For the past few weeks, I’ve been mulling over a post about our family’s newest hobby. At the tender young ages of 45 and 49 respectively, my husband and I have taken up skateboarding. I don’t mean tooling around, meandering the neighborhood, while taking in the sights. We’re hanging with the big dogs at our local skate parks. No. We’re not crazy. This came about because of the importance we place on family time. Jackson loves to ride his scooter, and he’s very good at it. He’s agile. He’s graceful. And he’s FAST. When Jackson scoots around the neighborhood, safety dictates that I run in tandem with him so I can monitor driveway traffic. This means I’m sprinting for one to three miles at a given time. One recent Sunday afternoon, we took Jackson to the skate park simply as an outlet for him. My husband and I decided to give it a try too, so we could make the outings truly about family. We’ve been hooked ever since.
Jackson and dad, learning the ropes.
I had so many amusing things to say in my originally intended post. I was going to speak about the fact that I skate with orthotics in my Vans and use an SPF of 50 religiously. I was going to talk about the fact that it takes a good 15 minutes to get the joints, tendons and bones adequately lubed in my feet and ankles. And I was also going to mention how tolerant and even accepting most of the young whippersnappers are. Aside from a few occasionally potty-mouthed teens (which are dutifully kept in check by fearless skate park manager Michelle), we’ve not had a bad experience. Until today, that is.
Going down (and stimming all the way).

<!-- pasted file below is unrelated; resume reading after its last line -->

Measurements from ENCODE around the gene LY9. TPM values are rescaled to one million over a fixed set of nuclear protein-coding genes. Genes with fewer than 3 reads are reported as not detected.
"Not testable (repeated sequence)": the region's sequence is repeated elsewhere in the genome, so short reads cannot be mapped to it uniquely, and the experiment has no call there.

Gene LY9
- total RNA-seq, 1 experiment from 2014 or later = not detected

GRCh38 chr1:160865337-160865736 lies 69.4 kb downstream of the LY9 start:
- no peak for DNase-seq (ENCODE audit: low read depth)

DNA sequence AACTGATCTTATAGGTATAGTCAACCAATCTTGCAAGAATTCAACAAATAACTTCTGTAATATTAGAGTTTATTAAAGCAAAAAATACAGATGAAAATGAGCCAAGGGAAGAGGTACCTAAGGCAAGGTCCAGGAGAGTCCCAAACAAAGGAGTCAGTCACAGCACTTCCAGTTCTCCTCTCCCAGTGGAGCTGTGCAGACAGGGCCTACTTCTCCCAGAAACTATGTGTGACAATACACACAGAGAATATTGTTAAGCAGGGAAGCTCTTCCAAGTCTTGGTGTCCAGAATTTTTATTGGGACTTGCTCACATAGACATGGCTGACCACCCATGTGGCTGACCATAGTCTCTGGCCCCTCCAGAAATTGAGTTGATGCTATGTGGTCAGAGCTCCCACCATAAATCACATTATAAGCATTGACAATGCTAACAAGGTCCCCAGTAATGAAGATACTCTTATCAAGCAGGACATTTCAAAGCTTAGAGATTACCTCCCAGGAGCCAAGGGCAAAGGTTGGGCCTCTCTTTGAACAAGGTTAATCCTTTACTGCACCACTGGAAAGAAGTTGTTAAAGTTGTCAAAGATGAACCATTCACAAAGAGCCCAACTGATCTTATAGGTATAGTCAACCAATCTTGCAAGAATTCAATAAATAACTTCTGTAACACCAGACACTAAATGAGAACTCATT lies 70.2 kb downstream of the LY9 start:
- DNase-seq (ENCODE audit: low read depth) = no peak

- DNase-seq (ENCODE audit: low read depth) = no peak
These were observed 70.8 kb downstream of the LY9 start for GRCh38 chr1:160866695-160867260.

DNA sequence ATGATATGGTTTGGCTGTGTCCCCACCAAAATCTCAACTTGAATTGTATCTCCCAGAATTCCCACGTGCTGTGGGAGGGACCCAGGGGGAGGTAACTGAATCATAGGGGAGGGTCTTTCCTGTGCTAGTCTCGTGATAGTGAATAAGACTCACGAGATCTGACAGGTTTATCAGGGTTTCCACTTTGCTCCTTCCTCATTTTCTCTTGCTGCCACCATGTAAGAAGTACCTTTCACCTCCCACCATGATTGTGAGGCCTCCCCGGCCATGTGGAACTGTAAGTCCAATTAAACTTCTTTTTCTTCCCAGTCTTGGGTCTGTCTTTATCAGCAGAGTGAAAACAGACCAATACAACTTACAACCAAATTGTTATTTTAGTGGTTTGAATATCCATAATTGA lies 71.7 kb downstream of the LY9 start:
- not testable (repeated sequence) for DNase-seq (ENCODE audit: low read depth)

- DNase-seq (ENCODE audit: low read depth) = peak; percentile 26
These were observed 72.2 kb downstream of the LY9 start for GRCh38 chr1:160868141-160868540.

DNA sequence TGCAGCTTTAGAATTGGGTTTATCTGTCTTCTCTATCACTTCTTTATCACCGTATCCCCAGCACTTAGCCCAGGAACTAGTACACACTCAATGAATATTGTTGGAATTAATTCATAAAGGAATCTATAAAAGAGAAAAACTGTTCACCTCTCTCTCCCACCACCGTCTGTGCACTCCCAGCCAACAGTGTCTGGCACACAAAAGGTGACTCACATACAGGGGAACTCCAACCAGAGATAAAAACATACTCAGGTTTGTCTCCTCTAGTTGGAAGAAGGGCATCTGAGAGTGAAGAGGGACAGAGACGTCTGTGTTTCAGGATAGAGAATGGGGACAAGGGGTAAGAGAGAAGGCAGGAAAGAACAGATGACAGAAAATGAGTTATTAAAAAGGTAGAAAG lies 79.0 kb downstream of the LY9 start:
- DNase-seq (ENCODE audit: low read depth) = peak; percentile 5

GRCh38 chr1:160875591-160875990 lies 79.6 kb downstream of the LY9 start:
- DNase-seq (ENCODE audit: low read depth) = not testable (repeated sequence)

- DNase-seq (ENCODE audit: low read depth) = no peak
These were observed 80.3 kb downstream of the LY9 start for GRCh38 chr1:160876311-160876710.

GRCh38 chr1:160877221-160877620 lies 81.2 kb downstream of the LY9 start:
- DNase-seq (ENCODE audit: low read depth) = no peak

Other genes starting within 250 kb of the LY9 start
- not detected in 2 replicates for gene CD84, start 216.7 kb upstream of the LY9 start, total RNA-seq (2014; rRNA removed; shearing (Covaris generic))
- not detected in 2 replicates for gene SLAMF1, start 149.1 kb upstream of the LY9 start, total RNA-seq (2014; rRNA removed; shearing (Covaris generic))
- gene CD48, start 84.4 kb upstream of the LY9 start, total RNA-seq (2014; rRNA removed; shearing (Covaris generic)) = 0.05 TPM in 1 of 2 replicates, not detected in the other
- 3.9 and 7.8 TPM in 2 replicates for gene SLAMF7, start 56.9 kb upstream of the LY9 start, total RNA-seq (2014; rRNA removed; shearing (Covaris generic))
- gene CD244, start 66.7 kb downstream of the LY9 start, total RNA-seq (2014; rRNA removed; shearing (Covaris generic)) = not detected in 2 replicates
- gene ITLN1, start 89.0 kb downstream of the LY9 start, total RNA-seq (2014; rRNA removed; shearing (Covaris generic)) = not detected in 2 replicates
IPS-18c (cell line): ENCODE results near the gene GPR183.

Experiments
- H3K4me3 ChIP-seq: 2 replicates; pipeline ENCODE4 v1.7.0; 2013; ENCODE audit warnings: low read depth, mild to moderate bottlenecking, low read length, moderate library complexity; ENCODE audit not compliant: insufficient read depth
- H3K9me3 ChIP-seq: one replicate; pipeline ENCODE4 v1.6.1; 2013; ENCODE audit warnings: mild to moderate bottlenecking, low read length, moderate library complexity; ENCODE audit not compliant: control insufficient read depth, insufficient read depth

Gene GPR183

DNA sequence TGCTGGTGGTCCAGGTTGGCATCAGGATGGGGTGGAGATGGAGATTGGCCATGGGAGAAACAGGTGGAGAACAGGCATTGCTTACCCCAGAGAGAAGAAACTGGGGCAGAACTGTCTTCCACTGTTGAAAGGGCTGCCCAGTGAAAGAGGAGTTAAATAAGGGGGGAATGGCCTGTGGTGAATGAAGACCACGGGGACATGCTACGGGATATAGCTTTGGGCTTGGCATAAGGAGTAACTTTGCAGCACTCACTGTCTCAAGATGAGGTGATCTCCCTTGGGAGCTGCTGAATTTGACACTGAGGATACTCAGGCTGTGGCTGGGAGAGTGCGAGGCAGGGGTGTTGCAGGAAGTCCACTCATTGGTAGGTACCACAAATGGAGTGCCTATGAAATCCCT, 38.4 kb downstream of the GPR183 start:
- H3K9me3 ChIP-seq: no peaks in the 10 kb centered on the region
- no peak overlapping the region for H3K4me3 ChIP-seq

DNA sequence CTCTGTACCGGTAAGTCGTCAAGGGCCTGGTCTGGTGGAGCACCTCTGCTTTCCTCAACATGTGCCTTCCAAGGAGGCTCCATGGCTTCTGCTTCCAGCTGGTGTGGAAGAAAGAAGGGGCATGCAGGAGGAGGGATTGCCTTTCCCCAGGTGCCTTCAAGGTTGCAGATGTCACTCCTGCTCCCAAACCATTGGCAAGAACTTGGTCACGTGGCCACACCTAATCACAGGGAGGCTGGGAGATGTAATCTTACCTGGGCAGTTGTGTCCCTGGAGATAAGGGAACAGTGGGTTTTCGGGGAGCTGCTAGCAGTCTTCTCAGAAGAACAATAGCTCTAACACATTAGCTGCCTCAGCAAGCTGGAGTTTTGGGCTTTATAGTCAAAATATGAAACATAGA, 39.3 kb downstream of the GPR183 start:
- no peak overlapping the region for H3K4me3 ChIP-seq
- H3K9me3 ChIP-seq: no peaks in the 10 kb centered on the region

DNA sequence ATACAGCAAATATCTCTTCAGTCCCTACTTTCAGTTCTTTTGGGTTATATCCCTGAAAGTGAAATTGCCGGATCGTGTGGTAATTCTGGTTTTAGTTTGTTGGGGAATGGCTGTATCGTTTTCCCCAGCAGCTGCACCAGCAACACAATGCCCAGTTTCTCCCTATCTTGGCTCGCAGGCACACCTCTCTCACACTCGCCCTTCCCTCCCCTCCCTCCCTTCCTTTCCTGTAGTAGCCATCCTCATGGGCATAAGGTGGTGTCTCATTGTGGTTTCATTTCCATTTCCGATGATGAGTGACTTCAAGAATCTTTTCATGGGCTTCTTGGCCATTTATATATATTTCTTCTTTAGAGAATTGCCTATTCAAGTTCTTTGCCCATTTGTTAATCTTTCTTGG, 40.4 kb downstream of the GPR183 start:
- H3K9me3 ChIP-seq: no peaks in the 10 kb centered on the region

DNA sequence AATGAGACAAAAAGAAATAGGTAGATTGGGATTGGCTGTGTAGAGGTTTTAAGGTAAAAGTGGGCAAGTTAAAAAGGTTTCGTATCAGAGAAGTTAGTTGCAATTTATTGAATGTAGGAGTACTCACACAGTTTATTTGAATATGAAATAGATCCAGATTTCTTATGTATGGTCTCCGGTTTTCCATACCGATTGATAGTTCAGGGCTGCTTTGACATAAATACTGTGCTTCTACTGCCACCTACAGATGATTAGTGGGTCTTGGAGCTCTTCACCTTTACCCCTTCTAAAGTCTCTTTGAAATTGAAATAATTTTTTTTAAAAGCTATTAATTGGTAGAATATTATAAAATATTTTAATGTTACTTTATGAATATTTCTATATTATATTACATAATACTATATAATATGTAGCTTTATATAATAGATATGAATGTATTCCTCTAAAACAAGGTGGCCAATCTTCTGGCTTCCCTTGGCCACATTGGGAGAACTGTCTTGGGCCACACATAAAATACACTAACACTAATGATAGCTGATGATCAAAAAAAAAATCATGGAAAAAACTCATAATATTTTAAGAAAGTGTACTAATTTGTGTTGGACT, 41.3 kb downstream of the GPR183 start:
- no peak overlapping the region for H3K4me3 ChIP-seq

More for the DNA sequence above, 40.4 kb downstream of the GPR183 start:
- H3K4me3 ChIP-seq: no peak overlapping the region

As is with most Sunday afternoons as of late, we went to our local skate park following church. Our friend, Paul, joined us. The four of us were having a great time. We skated and scooted hard, working up a sweat. We were all attempting new things and chatting up the really young kids who are beyond encouraging. Jackson was doing his thing, going up and down hills and riding his scooter around the park. I was standing on top of a hill with my new “friend,” Sam, when a young boy ascended the ramp and stopped in front me. The boy was around eight or so. He mumbled something to me but I didn’t understand what he said. I asked him to repeat himself, which he did. He said, “Make him stop.” I asked, “Make him stop what?” He said, “Skating. He’s creeping me out.” I was utterly taken aback, but replied, “No. He’s just scooting.” He said, “No. He’s not,” and skated away. I knew exactly what he was referring to.
Sam, also around 8, overheard the conversation and asked me what the boy was talking about. I simply explained that Jackson sometimes makes noises. I loved Sam’s muttered reply to the already-gone boy, “Get over it.” I wasn’t completely surprised this happened. I expected it. Someday. Nonetheless, I wasn’t prepared for it.
You see, Jackson verbally self stimulates. [http://www.autism.com/index.php/symptoms_self-stim] He makes sounds. All. Day. Long. Seriously. He’s done it for years and rarely stops, if ever. I took Jackson to the skate park on a school holiday this past week. I chose not to skate with him, as we were running some errands afterward. As I watched Jackson from the observation deck, I heard him clearly. He was uttering endless variations of completely nonsensical words and sounds. I could see some of the older children looking at him with curiosity. It was in watching the kids’ reactions that I knew someone someday would say something. I just didn’t think it would happen so soon. He’s only five. Five! For Pete’s sake, Jackson’s only five.
My initial gut reaction (which I DID NOT act upon) was to say, YOU creep ME out, you little brat.” THANK YOU, LORD, for reigning in my tongue. You can come at me all day long; just don’t you dare come at those I love. I will defend my brood to the end. I promise you that.
I’m profoundly sad about today’s event. I get a lump in my throat every time I call it to memory. I’m not sad for myself, mind you. I’m sad for Jackson and the unkind people he will encounter throughout his life. He has such tenderness about him. Heck. This is the boy that asks every single person who falls at the skate park (and there are many), “Are you okay?” He’s kind. He’s considerate. He’s loving. He’s trusting. And people are going to break his heart and crush his spirit. That’s the nature of us human beings. As a whole, we don’t tolerate different no matter the age. The mere thought of this shatters my heart.